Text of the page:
The thing is that to me, music didn't feel like work. Practicing and doing the listening and the analysis homework were ways for me to unwind from the stress of my other classes. The music department is where I went to chill out, to ground myself, and to find my creative expression that made me a better student elsewhere.
So yes, I put a lot of work in too, it just didn't feel like the same kind of work as in my anthropology classes. But here's the thing, I graduated with this degree in music with a focus on classical piano performance. I could make Debussy melt. Beethoven exploded from my fingers and came to life. I painted vivid pictures of the Spanish coast when I played albanez, and my trills in Grieg brought images of birdsong.
But then I graduated, I felt like I got thrown immediately from competency into failure. See, most people don't play classical music. Most people play pop, rock, jazz, or blues. My lovely piano technique meant nothing when I didn't know how to join an open jam, or play a blues progression, or turn the same four chords into country style versus rock.
If music truly is a connecting force, I was only able to connect via piano, With a very tiny subset of the population. I admit it was very humbling the summer after graduation, going home and trying to jam with my younger brother and his friends, and being completely unable to play anything without a lead sheet of some kind.
I was extremely dependent on sheet music and had developed almost no ear for improvisation or even following basic pop structures. When people would learn I had a degree in music, I would see respect in their eyes, along with an expectation that I almost always couldn't hit. I didn't have the piano skills to join in on most of the places people make community music.
It was a major blow to my ego. Meanwhile, I joined a choir. I had been in choir non stop since high school, and I just kept going. Again, it didn't feel like work. I sang everywhere. Large classical groups performing in the grandest halls in the city, groups that performed in assisted living facilities for seniors, small women's groups singing 40s jazz and barbershop, a folk ensemble, early music chant, blues and rock, and basically anything I could get my hands on.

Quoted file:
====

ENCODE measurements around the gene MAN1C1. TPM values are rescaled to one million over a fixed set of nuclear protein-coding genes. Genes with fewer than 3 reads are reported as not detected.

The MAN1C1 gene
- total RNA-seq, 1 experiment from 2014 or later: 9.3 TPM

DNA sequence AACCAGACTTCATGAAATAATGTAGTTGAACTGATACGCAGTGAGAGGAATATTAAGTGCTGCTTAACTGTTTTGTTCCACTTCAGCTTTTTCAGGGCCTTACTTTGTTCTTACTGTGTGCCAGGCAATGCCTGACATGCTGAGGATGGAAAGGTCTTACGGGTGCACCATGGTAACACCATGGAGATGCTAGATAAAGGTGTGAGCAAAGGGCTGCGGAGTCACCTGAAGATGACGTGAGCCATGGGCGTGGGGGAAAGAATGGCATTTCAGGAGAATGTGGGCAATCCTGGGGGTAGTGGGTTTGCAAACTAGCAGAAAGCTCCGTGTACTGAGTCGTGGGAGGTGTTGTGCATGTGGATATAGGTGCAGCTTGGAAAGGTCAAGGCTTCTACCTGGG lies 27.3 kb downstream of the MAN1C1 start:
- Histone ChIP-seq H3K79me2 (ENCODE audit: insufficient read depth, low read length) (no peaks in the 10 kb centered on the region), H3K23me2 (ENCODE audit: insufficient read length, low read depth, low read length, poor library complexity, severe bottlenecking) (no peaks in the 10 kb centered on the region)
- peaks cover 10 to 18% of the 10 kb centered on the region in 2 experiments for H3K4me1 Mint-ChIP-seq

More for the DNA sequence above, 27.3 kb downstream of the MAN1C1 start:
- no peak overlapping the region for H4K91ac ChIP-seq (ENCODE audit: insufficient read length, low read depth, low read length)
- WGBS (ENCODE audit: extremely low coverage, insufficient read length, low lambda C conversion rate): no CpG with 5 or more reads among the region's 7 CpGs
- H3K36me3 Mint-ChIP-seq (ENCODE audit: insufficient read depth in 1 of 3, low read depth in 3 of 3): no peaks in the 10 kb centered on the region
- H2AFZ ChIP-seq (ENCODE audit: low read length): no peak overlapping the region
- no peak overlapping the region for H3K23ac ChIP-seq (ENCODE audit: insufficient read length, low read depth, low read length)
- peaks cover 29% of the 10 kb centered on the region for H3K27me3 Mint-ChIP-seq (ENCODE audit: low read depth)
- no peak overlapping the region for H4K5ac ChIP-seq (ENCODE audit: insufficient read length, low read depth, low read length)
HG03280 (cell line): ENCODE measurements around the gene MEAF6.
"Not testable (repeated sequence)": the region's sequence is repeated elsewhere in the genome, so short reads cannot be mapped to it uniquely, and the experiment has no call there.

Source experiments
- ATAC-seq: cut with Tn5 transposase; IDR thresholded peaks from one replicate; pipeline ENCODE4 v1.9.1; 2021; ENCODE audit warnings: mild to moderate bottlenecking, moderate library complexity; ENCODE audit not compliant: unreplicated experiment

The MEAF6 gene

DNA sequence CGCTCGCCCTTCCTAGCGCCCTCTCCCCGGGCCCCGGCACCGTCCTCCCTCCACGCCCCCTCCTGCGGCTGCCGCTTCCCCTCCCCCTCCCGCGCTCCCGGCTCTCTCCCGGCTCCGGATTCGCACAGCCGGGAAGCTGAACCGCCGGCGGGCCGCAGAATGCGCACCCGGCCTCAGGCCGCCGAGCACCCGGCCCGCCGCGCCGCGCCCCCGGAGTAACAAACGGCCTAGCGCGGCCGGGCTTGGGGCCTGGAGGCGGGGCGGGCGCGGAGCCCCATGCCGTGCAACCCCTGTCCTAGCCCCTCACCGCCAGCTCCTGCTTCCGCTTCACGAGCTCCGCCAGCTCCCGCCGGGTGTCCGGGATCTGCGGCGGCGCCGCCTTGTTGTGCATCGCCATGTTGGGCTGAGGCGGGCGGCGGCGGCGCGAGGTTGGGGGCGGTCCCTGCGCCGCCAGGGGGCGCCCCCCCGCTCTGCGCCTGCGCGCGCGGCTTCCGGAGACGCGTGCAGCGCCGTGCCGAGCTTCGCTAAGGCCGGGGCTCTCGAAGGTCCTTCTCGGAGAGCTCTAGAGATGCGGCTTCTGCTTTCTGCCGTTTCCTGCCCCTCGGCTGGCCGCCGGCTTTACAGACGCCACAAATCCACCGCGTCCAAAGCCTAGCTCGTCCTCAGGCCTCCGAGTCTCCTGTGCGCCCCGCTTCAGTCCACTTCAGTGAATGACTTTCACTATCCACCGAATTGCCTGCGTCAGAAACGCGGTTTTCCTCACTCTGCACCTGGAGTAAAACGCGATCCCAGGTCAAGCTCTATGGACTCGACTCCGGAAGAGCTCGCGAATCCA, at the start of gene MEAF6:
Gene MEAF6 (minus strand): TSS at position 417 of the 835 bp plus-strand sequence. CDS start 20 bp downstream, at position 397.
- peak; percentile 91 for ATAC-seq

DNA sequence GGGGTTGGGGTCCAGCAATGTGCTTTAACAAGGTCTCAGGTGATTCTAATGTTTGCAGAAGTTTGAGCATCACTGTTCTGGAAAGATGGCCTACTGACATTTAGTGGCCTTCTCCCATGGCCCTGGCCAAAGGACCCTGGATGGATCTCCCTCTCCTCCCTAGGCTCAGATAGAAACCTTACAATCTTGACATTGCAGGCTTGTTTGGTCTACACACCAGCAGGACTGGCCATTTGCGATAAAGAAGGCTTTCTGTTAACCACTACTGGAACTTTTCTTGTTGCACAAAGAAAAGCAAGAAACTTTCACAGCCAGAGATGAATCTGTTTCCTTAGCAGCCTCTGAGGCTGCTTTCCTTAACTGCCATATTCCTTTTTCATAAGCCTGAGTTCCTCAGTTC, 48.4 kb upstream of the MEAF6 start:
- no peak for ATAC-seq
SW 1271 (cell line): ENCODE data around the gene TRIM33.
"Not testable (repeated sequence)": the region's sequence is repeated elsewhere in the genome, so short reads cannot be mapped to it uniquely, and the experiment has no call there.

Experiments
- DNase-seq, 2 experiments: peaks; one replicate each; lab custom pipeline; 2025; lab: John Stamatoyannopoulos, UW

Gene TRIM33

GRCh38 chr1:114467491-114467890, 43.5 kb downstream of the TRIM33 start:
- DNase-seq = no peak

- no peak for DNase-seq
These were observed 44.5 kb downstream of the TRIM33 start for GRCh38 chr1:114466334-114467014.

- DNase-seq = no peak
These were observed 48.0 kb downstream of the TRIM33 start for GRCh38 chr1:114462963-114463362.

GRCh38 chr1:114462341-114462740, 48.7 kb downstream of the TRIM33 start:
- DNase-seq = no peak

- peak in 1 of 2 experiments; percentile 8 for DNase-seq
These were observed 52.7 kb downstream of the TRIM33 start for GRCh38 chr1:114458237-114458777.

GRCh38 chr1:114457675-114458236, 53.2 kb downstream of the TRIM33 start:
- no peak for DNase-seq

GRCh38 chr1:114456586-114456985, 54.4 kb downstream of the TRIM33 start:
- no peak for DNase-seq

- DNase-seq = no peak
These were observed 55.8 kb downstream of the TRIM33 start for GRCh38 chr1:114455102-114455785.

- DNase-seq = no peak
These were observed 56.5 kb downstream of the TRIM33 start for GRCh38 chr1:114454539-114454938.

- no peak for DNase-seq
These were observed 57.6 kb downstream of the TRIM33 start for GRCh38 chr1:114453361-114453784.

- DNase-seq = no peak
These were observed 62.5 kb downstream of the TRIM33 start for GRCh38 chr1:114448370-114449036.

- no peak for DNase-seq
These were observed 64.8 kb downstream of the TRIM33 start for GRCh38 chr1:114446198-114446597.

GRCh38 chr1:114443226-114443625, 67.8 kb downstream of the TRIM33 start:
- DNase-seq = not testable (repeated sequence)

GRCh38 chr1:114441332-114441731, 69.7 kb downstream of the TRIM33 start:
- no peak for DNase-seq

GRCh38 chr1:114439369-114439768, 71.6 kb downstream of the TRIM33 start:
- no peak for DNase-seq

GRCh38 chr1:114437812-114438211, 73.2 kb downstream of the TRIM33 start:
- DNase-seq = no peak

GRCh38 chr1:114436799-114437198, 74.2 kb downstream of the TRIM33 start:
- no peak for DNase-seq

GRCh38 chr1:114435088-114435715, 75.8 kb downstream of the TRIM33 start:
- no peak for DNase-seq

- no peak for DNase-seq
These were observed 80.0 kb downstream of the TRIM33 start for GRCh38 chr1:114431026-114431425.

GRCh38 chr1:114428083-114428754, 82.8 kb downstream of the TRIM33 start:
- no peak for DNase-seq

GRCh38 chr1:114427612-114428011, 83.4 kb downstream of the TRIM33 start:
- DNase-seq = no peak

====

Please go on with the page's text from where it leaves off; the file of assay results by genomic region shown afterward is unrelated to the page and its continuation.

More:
I sang in the chorus, on stage with Andrea Bocelli, with Amber Wagner, and under the baton of the great and exacting conductor Carlos Calmar. My voice got strong and versatile. I started teaching and found a great love for working with adults. I capped out my capacity for students and built an online course so people could still learn the basics of singing.
And because I have a love for the universal act of making music, I started this podcast to expand my horizons, and hopefully yours, to all the spaces people intersect with music. And the Zeitgeist Academy was born. It's gone through a few iterations so far, and will probably continue evolving for a while.
Its current purpose is to be a place where people who are interested in the music of the world, at any level, can come and learn a new thing or two, and have interesting conversations with people who do cool things with music. The goal is to learn about, and from, artists from all different kinds of backgrounds and ethnicities, or moments from history all over the world, to break down stereotypes and build compassion for each other.